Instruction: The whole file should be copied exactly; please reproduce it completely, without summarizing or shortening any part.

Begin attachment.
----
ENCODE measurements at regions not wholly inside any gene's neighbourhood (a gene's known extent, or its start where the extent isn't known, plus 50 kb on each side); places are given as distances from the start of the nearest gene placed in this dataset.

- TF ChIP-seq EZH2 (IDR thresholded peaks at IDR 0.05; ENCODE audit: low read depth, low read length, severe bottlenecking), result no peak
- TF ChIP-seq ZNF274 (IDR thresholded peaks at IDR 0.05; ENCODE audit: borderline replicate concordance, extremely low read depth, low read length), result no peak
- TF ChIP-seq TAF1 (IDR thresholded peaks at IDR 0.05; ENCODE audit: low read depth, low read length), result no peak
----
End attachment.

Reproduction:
ENCODE measurements at regions not wholly inside any gene's neighbourhood (a gene's known extent, or its start where the extent isn't known, plus 50 kb on each side); places are given as distances from the start of the nearest gene placed in this dataset.

- TF ChIP-seq EZH2 (IDR thresholded peaks at IDR 0.05; ENCODE audit: low read depth, low read length, severe bottlenecking), result no peak
- TF ChIP-seq ZNF274 (IDR thresholded peaks at IDR 0.05; ENCODE audit: borderline replicate concordance, extremely low read depth, low read length), result no peak
- TF ChIP-seq TAF1 (IDR thresholded peaks at IDR 0.05; ENCODE audit: low read depth, low read length), result no peak